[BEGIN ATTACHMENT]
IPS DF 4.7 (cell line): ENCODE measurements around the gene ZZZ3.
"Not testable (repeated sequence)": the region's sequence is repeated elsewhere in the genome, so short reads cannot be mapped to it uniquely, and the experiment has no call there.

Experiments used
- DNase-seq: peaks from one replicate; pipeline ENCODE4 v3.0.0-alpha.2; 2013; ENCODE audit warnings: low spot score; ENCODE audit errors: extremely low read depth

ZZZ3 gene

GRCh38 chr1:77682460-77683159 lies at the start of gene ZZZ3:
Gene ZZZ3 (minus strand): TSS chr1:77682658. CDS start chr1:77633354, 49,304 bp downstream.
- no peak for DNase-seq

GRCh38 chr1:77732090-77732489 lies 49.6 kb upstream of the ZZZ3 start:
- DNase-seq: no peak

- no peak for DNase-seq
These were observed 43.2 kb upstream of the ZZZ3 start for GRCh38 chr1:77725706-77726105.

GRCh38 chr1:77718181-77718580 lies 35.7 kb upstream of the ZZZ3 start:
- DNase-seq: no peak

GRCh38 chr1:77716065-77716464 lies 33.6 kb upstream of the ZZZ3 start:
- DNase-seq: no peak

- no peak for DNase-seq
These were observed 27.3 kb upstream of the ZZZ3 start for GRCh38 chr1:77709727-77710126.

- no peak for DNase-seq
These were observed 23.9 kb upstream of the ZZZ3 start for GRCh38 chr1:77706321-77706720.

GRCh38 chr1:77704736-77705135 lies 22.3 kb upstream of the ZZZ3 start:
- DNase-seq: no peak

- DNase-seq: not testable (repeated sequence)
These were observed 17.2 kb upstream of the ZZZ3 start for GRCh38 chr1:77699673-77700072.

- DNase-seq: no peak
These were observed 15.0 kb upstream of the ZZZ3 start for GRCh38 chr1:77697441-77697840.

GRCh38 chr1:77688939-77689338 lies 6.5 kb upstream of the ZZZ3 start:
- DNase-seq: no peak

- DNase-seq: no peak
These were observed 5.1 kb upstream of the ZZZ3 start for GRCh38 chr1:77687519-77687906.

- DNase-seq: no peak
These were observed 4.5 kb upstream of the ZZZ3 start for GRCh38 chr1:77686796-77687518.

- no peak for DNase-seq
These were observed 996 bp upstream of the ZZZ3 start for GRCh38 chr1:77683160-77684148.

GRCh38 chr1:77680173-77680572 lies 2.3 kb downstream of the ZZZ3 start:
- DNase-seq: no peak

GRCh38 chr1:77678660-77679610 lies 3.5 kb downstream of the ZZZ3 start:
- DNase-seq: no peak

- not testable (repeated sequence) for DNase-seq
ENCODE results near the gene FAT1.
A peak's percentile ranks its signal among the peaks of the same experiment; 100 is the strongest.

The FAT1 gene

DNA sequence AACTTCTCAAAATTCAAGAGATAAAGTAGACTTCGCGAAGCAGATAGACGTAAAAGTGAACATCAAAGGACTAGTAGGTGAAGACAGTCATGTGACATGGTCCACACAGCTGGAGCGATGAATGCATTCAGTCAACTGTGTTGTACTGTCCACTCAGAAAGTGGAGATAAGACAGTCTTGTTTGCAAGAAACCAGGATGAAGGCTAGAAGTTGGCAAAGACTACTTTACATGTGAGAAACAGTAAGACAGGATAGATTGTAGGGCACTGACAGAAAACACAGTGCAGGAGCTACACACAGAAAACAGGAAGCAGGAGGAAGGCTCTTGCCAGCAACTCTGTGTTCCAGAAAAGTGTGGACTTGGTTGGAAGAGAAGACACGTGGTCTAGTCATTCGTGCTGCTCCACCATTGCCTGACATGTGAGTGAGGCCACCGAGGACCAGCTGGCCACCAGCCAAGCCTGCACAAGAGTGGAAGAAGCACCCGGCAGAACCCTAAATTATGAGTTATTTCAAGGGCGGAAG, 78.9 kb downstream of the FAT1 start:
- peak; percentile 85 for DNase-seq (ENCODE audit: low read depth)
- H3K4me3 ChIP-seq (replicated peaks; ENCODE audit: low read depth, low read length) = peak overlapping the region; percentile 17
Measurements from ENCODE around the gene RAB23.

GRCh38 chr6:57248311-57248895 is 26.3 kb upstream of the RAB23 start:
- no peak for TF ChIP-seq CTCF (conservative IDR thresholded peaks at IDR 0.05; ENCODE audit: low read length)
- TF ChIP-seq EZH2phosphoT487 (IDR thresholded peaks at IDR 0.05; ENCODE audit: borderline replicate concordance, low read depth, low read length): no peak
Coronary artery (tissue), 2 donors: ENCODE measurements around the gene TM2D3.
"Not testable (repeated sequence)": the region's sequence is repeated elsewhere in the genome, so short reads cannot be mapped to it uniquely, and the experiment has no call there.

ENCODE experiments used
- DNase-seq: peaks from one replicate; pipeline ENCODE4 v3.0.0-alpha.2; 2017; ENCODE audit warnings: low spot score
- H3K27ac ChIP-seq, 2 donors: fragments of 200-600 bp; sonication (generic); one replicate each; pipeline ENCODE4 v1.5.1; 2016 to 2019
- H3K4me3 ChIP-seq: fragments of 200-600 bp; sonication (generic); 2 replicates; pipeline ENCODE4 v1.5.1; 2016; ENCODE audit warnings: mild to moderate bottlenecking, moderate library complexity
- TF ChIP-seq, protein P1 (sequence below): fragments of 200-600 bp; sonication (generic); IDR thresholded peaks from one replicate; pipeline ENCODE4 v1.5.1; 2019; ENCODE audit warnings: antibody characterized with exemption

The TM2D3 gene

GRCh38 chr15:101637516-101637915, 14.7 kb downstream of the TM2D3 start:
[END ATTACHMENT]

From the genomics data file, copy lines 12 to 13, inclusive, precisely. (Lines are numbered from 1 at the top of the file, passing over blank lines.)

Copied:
These were observed 43.2 kb upstream of the ZZZ3 start for GRCh38 chr1:77725706-77726105.

GRCh38 chr1:77718181-77718580 lies 35.7 kb upstream of the ZZZ3 start: